Promoting Beauty, Not Barriers 

Christina Walsh
Christina Walsh  ·  May 19, 2023

IJ’s very first lawsuit was on behalf of African hair braiders in Washington, D.C., who challenged laws that required them to become fully licensed cosmetologists simply to offer limited traditional braiding services, which don’t involve chemicals, cutting, or heat. Since then, IJ has worked with braiders in dozens of states across the country to exempt braiding from full-service cosmetology licensure and expanded our work with beauty artists to take on unreasonable regulations of other safe practices, like eyebrow threading and makeup application. 

One thing we have learned through decades of research, advocacy, and litigation is that licensing requirements do not just harm those who offer niche services, such as African braiders. They harm many types of beauty professionals—especially those on the first rung of the economic ladder—who deserve much better than the current system of cosmetology licensing.  

It is a system in which costs, debt, a lack of accountability, and free labor are baked in by the main profiteers: cosmetology schools. In response to lobbying by cosmetology schools, states require up to 2,100 hours in full-service programs, regardless of the services an aspiring beauty professional wants to provide, their existing skill sets, or alternative ways to learn. On average, school costs more than $16,000, and students borrow over $7,300.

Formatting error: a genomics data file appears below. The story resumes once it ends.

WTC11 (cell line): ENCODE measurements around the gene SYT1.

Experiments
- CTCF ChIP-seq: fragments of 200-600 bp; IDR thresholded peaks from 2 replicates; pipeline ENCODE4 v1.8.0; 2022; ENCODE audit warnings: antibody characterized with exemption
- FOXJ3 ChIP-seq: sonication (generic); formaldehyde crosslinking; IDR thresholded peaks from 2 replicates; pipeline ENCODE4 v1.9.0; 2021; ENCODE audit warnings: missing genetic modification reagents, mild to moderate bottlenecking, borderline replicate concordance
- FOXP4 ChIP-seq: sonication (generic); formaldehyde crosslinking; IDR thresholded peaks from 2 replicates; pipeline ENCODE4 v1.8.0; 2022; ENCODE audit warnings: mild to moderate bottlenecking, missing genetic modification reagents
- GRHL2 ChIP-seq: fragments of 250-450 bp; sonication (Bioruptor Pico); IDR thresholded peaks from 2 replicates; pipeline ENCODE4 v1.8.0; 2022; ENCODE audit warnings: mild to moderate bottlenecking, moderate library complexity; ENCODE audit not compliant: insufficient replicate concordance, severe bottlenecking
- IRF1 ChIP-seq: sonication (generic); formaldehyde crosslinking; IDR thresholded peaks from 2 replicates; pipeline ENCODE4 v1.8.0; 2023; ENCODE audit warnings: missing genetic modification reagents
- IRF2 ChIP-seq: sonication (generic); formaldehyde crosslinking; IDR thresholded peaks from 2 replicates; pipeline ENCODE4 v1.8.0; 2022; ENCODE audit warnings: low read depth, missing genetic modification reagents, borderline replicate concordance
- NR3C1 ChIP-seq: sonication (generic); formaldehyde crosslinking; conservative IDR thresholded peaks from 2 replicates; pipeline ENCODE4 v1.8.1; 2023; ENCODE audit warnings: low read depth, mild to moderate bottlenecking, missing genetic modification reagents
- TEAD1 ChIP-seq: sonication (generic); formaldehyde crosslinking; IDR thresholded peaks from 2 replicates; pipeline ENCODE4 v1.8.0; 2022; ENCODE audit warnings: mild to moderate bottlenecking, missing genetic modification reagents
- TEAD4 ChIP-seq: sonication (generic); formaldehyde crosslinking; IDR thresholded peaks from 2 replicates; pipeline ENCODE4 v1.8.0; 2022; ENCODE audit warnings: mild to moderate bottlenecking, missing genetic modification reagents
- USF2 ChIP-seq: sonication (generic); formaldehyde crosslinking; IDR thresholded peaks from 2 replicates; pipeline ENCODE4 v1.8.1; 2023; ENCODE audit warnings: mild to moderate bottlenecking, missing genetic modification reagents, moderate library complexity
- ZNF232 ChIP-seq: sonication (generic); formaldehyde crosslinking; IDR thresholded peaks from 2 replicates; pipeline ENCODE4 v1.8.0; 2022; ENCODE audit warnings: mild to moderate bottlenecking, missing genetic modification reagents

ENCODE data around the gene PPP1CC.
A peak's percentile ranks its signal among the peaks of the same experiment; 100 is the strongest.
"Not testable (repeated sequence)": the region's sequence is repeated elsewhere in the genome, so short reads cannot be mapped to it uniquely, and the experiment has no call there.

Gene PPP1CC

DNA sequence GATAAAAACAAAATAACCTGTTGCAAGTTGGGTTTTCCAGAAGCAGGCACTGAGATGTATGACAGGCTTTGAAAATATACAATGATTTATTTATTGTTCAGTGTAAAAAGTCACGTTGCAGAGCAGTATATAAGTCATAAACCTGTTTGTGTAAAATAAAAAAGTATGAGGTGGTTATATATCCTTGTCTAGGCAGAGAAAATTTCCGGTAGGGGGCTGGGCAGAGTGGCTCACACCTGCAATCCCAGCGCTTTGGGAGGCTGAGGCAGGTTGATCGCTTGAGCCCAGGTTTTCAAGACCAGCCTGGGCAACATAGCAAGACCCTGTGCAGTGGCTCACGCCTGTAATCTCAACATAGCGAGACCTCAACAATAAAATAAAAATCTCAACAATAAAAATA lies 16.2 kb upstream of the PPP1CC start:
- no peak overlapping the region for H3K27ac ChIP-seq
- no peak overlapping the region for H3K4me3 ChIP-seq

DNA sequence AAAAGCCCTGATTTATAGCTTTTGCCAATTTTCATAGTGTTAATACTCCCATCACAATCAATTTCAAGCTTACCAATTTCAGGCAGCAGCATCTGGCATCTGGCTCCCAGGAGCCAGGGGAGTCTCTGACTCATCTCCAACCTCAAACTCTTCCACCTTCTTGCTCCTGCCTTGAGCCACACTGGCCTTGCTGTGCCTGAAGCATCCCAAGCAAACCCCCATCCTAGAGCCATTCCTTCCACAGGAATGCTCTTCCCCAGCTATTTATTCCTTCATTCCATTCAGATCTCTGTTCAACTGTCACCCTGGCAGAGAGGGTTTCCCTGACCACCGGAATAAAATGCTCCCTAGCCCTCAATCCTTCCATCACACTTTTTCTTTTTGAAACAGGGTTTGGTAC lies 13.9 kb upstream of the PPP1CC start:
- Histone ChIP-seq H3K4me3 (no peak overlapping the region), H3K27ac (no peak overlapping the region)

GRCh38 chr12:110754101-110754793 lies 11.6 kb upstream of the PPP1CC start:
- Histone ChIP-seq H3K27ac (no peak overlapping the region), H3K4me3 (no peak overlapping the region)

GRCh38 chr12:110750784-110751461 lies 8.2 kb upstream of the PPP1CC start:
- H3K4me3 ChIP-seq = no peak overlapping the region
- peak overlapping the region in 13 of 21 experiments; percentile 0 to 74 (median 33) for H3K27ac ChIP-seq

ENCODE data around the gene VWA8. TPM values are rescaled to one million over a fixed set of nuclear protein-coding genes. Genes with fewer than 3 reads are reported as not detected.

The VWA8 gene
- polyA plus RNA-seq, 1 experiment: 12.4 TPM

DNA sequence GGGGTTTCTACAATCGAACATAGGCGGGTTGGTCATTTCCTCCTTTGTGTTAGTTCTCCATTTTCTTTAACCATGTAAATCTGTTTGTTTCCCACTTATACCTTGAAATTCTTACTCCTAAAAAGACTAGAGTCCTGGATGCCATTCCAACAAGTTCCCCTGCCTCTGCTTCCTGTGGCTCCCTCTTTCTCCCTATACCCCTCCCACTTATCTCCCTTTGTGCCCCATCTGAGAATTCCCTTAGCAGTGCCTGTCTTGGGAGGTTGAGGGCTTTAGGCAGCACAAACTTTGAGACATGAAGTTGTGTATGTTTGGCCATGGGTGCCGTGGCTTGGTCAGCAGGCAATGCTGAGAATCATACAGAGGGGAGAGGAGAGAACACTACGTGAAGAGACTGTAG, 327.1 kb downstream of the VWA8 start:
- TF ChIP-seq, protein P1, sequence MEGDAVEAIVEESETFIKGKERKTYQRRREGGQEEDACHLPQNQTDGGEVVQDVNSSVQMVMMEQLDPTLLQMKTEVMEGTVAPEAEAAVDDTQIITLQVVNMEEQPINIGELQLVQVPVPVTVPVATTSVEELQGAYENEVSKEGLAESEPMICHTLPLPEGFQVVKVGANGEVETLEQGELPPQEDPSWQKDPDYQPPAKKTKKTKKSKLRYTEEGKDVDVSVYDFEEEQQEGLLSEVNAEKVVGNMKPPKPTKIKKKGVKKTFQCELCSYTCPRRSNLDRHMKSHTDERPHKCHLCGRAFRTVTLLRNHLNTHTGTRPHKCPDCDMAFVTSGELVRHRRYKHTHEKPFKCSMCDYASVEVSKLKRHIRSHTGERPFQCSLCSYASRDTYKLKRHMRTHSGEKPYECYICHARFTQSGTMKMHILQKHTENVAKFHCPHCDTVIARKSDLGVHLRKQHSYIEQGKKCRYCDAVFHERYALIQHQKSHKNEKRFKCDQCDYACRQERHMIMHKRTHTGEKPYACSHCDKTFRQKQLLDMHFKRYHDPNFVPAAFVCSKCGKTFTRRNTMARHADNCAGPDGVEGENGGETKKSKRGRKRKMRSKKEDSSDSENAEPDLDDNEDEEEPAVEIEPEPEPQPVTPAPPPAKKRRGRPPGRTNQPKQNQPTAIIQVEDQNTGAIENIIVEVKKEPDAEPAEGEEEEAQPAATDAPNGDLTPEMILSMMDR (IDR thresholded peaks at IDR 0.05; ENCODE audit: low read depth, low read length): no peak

That cost of entry is too steep for far too many, forcing those who can’t afford to comply into debt, into the shadows, or out of the industry entirely. Beauty professionals typically only learn how bad the system is by going through it, and then they have every incentive to protect their licenses.  

That’s why we launched “Beauty, Not Barriers,” a multifaceted initiative dedicated to engaging the cosmetology industry about alternatives to costly, overbroad, and unfair licensing requirements. By exempting niche services from full-service requirements and shifting regulations to mirror the restaurant industry—where the facility is licensed instead of the individual—states can unleash enormous opportunities for future beauty professionals, those seeking to expand services, and salons trying to hire.   

Our website,, has an in-depth survey, through which we are soliciting feedback from aspiring and current professionals about their experiences and needs. We have canvassed nationwide—at salons, makeup counters, beauty supply stores, and events. We are working with key organizations and educators who care about these issues. And we are having a lot of important conversations.  

We have talked to frustrated graduates who were forced to spend scarce money to be taught skills they already knew, or learn outdated techniques, or stand around on a school’s salon floor for hundreds of hours, waiting for customers. We’ve heard frustration about providing free labor to schools that pocket the customers’ payments. And we’ve talked to talented beauty artists who can’t afford school and so must provide limited, safe services in the shadows.

Thankfully, some beauty pioneers are recognizing that they can help future generations. We are finding them and helping to elevate their voices while also educating the next generation that not only do they deserve better—they should demand it.   

We remain committed to unclenching the hold that traditional cosmetology schools have on this industry and freeing future generations of artists to design their own careers—because beauty professionals are worthy of that freedom, and they deserve better than barriers.

Christina Walsh is IJ’s senior director of activism and coalitions.  

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